Any sane person watching Akshay Kumar play a broke man in Hera Pheri knows that he actually doesn’t live in a crammed room with three other people, but is playing a character. Your audiences aren’t dumb and they aren’t here to just be entertained, but they are absorbing the message you are sending through playing that characters on screen. Because the reason why the entertainment industry is being held responsible for the kind of material they are churning out is because theirs’ is a powerful medium through which we educate our audiences. Films have the power to reach out across countries and to the masses who are sitting at home and watching it on screens. Actors are not merely just entertainers who get to perform in front of an audience, but they are powerful individuals with platforms that have the power to change and influence ideals that no politician or public official can do so. When our entertainment industry consistently put drama after drama where women are being beaten, and churning out regressive messages, they don’t get to wonder in shock that why is the there a never ending rape pandemic in Pakistan, and how more women are posing a threat to their lives if a video of them dancing on Tik Tok goes viral. It’s because our dramas and filmmakers need to realize that they have a social responsibility to be mindful of the message they are sending out to their audiences.
Especially for celebrities like Mansha Pasha who had said in defense of Rizvi, that “Actor’s aren’t echo chambers”, then there won’t really be any point of the entire profession. Activism is not a toy you can pick and drop when it pleases your image. Despite public appearances at marches and protests for women’s rights, it is ultimately your films and dramas that define what kind of social issues you are advocating for. So regardless of how you may protest how much of a feminist you are, it is the women from backgrounds less privileged than yours who suffer more because of your stance. The reason why the rise of the right wing government BJP is able to cement their stance and consolidate their anti-Muslim stance was through peddling their narrative with the power of films and influential celebrities.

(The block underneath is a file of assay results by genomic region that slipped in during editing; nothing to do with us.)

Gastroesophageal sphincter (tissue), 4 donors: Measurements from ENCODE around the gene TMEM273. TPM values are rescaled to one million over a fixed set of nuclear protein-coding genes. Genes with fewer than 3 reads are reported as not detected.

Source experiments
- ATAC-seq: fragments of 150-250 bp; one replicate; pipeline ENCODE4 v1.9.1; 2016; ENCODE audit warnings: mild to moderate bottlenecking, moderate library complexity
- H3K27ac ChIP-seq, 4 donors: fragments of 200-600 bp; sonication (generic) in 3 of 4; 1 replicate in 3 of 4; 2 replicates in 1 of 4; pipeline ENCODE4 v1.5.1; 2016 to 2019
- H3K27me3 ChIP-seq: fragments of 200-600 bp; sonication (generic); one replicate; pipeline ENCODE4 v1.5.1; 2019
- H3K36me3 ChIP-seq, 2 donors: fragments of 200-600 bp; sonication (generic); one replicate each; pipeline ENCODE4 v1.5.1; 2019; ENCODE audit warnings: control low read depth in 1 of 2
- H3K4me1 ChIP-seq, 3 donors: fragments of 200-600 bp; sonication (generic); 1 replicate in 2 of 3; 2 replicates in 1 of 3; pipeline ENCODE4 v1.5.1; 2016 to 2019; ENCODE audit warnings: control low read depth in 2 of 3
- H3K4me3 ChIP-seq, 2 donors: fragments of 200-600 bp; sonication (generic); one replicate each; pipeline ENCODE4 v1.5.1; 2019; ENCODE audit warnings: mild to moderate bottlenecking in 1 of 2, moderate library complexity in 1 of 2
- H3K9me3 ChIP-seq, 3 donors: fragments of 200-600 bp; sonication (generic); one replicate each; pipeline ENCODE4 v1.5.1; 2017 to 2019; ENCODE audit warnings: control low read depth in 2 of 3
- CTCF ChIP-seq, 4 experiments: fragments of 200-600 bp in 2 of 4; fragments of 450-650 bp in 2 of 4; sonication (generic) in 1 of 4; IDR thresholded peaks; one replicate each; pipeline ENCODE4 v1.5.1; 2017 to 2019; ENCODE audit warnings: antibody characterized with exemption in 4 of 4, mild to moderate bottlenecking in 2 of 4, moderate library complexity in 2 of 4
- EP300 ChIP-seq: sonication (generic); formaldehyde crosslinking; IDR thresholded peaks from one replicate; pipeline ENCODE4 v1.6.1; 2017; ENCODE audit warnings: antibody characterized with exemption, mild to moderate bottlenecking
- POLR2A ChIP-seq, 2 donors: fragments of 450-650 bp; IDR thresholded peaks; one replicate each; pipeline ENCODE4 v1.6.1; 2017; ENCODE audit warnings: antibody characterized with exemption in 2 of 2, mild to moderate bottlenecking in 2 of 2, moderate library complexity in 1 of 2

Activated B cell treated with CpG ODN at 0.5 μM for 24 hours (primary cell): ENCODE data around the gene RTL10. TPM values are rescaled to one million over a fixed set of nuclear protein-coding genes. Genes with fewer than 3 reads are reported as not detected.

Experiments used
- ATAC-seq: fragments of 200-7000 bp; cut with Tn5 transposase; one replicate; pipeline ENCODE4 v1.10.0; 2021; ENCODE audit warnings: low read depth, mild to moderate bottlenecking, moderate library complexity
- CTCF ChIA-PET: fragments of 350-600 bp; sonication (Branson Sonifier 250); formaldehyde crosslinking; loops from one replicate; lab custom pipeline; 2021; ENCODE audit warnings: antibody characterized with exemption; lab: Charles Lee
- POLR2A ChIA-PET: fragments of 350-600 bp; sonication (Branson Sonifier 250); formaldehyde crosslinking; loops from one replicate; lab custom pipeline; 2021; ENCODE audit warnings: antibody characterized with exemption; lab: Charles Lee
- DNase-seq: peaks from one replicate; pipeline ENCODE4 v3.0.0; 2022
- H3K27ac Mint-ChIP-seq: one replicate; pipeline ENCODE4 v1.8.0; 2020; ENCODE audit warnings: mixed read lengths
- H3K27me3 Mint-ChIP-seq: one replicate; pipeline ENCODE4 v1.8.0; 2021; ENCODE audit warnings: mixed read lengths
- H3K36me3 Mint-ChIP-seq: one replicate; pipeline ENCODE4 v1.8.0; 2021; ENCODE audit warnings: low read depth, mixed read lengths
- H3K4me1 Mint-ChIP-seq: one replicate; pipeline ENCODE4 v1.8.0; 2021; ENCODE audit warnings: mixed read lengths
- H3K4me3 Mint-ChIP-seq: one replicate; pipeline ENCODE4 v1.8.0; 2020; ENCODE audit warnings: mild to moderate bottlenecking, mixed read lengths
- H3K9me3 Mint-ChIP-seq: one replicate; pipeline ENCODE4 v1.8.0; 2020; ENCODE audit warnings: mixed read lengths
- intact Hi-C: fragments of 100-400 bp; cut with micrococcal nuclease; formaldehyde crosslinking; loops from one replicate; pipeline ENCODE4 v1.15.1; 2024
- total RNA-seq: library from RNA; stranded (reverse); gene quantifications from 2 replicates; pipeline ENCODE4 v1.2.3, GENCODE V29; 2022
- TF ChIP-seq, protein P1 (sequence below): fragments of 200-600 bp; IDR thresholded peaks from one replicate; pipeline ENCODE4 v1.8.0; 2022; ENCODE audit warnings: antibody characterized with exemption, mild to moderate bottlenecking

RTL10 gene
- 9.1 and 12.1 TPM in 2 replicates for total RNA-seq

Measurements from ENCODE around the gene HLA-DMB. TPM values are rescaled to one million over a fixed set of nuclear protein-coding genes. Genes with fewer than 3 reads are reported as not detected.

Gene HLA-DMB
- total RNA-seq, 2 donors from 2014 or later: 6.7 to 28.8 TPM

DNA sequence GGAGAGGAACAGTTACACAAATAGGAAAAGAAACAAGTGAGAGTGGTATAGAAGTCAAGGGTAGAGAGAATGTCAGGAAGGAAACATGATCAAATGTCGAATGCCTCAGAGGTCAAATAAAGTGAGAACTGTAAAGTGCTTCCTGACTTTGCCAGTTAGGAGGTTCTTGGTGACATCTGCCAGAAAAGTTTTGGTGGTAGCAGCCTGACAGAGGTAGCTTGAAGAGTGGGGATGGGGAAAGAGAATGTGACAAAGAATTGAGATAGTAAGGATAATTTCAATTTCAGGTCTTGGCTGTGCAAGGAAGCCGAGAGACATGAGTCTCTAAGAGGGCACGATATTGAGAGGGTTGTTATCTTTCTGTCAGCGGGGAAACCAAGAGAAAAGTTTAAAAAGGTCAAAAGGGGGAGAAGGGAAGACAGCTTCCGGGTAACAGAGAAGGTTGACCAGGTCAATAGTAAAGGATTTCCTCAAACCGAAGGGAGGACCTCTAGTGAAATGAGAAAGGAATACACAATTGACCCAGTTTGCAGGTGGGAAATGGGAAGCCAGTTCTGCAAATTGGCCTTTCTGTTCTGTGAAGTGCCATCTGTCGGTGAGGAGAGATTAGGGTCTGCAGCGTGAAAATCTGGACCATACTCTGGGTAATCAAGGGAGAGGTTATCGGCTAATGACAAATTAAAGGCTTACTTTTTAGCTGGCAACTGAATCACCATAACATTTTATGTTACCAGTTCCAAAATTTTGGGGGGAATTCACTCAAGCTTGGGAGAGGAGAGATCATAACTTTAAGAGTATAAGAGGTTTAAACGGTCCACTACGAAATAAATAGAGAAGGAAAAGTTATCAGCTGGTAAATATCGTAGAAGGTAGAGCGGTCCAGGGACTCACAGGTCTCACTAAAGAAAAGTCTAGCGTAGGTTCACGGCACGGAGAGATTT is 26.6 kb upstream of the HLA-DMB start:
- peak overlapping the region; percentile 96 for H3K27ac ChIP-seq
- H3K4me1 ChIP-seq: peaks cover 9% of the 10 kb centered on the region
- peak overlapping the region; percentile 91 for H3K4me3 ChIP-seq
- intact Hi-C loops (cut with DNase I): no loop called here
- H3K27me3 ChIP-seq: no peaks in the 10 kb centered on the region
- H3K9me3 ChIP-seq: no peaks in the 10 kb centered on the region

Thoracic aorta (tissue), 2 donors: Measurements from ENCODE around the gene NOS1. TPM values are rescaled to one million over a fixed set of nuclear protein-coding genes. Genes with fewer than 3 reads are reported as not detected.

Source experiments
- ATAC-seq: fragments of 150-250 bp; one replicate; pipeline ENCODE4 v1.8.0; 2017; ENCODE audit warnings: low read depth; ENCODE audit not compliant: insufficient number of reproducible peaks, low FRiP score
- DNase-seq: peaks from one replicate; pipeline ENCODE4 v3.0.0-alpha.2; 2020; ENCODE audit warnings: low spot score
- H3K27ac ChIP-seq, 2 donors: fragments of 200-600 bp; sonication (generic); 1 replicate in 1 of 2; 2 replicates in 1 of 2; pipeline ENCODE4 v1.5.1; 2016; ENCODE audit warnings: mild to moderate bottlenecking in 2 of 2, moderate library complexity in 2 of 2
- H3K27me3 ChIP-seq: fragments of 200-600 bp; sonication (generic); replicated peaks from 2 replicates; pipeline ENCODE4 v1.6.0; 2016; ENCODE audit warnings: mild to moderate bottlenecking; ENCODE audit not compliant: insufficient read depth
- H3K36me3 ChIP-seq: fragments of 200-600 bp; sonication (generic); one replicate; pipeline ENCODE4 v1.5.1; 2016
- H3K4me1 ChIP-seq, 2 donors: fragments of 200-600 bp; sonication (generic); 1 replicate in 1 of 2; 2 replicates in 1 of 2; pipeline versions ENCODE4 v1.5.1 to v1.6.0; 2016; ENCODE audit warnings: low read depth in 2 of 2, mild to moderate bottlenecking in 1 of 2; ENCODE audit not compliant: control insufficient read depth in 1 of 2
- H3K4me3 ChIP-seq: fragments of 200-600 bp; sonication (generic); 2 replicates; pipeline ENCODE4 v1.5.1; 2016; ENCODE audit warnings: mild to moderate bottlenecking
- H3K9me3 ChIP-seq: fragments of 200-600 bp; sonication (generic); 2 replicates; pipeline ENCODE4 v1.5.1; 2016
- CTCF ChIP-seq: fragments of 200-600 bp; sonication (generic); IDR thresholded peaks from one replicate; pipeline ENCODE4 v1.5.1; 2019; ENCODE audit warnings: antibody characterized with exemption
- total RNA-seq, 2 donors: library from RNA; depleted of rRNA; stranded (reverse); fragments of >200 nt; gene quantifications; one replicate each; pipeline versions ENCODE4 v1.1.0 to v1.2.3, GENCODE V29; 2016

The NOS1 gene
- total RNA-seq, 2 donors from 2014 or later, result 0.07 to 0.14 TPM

Actor Sania Saeed reflected on why more drama creators need to remember that their content isn’t just providing entertainment, but it is also projecting out messages that the audience will follow. In an interview with Something Haute, she spoke about why art has an essential political role in society:
“Television shows want dense topics they feel can be understood by audiences quickly and will also be easily made and accepted by the people. I feel that this has become a business formula now to write television series, and we have started pressurizing our artists and writers to adjust to this….I do believe that art has a role beyond entertainment which is to help expand our mindsets.”
The responsibility to educate the masses isn’t something that an actor gets to avoid, but it is attached with every form of entertainment they are sending out to their audience. So to Danish Taimoor, Fahad Mustafa, and other members of the acting industry, it is your responsibility to ensure that your films are not peddling dangerous narratives that hinder the efforts being made by women, transgenders and other minorities to regain their humanity within Pakistan.